NIH-funded Study Finds Several Potential Risk Factors for High Blood Pressure Disorders of Pregnancy in People with HIV
Cross-posted from: National Institute on Child Health and Human Development Newsroom
The risk for hypertensive disorders of pregnancy was higher for pregnant people with HIV if they had low CD4+ immune cell counts in the first or second trimester or if they began taking antiretroviral drug regimens after 20 weeks of pregnancy, rather than at conception, according to a study funded by the National Institutes of Health. [Results were recently published in the journal AIDS.] The study authors said that the findings underscore the importance of getting HIV under control before becoming pregnant.
Hypertensive disorders of pregnancy are common causes of maternal illness and death. These disorders include chronic hypertension (present before or diagnosed during pregnancy), gestational hypertension (high blood pressure that begins after 20 weeks of pregnancy), preeclampsia (high blood pressure and other health effects), and eclampsia (seizures resulting from preeclampsia). A related condition is HELLP syndrome, which involves the breakdown of red blood cells (hemolysis), elevated liver enzymes, and a low platelet count.
Prior research suggests that hypertensive disorders of pregnancy may be more common in people with HIV (particularly those with HIV who are not taking antiretroviral drugs), compared to people without HIV. However, it is not known whether the type of antiretroviral regimens influence development of hypertensive disorders of pregnancy. The researchers sought to understand patterns of hypertensive disorders of pregnancy among people with HIV.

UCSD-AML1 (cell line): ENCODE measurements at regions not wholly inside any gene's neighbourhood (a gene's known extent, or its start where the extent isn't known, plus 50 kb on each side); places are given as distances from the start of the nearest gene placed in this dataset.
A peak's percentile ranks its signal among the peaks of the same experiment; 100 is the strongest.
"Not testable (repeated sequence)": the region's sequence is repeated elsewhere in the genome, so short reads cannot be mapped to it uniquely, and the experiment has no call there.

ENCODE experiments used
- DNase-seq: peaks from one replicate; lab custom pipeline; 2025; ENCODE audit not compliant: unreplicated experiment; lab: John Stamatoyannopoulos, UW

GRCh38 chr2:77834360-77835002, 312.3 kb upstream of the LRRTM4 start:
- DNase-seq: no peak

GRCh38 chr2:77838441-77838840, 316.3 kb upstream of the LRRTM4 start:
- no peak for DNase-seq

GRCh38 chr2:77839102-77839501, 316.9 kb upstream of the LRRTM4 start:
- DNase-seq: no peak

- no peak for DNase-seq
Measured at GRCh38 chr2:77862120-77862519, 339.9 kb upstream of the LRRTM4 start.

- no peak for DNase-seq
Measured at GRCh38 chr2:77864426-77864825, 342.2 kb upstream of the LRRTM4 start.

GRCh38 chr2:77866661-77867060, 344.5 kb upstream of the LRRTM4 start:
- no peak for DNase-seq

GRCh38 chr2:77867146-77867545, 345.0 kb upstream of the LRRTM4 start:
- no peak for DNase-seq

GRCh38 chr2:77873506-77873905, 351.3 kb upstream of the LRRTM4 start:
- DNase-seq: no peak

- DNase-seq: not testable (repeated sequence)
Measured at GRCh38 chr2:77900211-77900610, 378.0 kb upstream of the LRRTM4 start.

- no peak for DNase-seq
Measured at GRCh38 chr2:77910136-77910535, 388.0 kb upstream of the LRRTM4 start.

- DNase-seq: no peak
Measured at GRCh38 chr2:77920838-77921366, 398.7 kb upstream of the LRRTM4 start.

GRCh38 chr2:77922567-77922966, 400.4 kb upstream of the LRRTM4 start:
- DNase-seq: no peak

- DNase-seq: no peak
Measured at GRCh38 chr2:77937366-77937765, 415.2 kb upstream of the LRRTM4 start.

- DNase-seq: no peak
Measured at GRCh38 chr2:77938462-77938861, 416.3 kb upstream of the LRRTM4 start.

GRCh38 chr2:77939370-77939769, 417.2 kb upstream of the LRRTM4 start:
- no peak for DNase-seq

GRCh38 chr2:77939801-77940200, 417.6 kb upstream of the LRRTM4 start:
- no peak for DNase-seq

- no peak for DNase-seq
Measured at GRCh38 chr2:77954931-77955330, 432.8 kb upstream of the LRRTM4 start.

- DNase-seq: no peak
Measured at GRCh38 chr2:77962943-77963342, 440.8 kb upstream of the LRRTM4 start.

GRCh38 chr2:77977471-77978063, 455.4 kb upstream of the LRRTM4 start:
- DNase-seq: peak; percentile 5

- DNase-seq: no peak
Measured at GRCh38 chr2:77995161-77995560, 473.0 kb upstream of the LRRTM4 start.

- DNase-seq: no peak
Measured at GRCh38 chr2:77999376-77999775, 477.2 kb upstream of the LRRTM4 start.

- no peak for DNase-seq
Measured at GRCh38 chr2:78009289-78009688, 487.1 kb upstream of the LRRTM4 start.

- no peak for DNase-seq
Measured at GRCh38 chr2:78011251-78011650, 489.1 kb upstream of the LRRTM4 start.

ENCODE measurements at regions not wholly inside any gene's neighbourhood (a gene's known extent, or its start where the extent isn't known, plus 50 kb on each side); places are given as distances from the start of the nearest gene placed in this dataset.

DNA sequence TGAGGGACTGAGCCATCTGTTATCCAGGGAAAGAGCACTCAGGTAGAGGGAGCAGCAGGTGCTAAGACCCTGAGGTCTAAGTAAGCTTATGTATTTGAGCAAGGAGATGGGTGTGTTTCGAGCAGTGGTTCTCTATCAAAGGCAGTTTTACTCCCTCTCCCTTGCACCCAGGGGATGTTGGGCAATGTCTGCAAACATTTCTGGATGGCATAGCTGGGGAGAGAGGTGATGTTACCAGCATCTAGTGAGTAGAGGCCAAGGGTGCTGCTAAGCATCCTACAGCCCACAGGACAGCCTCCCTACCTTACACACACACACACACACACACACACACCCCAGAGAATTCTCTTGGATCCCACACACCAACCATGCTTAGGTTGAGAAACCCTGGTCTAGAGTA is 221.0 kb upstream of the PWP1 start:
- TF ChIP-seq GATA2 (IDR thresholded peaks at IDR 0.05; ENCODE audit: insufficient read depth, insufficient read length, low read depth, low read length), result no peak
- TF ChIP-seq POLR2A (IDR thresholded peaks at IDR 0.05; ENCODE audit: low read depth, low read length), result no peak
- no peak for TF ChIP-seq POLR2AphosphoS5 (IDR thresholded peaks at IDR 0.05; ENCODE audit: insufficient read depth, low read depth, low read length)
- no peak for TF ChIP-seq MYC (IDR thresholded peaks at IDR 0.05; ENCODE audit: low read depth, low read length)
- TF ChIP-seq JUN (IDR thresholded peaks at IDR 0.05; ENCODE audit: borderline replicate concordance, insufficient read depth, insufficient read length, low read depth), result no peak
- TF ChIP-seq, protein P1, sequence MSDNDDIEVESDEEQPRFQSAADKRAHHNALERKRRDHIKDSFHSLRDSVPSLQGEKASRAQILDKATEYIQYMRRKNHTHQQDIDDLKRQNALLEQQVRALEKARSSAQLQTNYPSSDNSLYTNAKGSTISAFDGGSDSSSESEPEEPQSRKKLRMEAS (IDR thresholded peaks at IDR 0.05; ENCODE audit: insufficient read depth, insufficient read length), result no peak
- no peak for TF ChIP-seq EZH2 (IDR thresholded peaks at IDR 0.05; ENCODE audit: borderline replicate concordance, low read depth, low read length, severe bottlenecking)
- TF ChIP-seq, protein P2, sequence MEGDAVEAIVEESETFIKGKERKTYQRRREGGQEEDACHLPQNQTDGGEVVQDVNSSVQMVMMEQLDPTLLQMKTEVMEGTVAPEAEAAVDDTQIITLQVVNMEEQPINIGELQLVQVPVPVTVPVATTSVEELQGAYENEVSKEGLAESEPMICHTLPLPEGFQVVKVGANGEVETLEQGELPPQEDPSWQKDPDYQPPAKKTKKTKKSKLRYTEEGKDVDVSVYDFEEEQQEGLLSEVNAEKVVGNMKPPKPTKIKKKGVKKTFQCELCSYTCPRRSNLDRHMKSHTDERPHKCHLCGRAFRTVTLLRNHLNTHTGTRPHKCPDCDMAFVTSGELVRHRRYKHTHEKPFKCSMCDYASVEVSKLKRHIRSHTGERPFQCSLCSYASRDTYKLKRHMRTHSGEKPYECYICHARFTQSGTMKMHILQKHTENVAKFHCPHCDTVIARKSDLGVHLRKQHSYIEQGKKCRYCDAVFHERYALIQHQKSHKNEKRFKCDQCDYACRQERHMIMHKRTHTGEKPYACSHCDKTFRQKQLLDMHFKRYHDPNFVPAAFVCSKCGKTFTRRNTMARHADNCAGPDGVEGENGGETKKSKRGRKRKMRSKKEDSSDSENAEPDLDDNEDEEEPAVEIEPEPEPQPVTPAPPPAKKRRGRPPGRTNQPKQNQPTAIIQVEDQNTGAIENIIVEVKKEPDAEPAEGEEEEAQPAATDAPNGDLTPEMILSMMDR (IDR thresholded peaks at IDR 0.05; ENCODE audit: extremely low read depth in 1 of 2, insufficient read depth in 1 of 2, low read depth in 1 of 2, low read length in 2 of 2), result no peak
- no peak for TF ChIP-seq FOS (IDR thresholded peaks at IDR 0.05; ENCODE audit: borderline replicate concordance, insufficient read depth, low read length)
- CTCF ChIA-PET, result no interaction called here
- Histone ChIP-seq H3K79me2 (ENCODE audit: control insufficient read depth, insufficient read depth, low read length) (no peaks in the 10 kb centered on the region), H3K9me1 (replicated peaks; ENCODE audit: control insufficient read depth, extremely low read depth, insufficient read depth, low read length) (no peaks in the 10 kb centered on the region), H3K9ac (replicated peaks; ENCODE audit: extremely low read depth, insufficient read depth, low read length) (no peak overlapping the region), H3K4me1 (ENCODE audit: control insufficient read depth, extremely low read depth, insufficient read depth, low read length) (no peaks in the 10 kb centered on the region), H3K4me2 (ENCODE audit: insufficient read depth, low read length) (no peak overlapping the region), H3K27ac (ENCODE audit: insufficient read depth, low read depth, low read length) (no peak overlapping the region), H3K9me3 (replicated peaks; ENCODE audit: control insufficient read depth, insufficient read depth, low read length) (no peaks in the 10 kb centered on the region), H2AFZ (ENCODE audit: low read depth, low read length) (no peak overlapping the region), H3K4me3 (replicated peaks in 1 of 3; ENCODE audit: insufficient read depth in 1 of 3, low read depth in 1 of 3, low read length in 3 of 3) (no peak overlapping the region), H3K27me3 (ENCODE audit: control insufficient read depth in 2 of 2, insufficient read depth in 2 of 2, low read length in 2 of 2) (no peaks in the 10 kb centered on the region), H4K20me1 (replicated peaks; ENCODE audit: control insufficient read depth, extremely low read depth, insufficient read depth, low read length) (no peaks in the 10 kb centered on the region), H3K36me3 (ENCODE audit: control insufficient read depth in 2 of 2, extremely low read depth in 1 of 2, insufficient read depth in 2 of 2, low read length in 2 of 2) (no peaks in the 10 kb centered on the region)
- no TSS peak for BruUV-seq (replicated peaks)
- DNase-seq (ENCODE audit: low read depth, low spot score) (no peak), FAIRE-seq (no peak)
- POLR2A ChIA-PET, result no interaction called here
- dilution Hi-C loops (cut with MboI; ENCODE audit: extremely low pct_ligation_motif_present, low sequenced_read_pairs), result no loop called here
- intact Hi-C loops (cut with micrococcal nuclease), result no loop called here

For the current study, researchers analyzed medical records of pregnant people with HIV enrolled in a large NIH-funded study that monitored the health of children without HIV born to a pregnant person with HIV. The researchers classified gestational hypertension, preeclampsia, eclampsia, and HELLP syndrome as new-onset hypertensive disorders. The authors included data from 973 pregnancies in their analysis. In 948 of these pregnancies, the pregnant person had taken antiretroviral drugs.
Of the participants, 9.5% had new-onset hypertensive disorders, 9.8% had chronic hypertension, and 81% did not have hypertension.
Participants with low CD4+ counts (less than 200 cells per microliter) in the first or second trimester had roughly twice the risk for a new-onset hypertensive disorder, compared to those with higher CD4+ counts. The risk for new-onset hypertensive disorder did not vary greatly according to the type of antiretroviral drug class. However, those beginning therapy after 20 weeks of pregnancy had nearly twice the risk of a new onset hypertensive disorder as those who were taking medication at the time they became pregnant.
The authors concluded that those with worse immune status in early pregnancy and those who began antiretroviral therapy later in pregnancy were at greatest risk for new-onset hypertensive disorders of pregnancy, which underscores the importance of receiving comprehensive treatment for HIV before becoming pregnant.
This blog post was published October 25, 2023, on HIV.gov.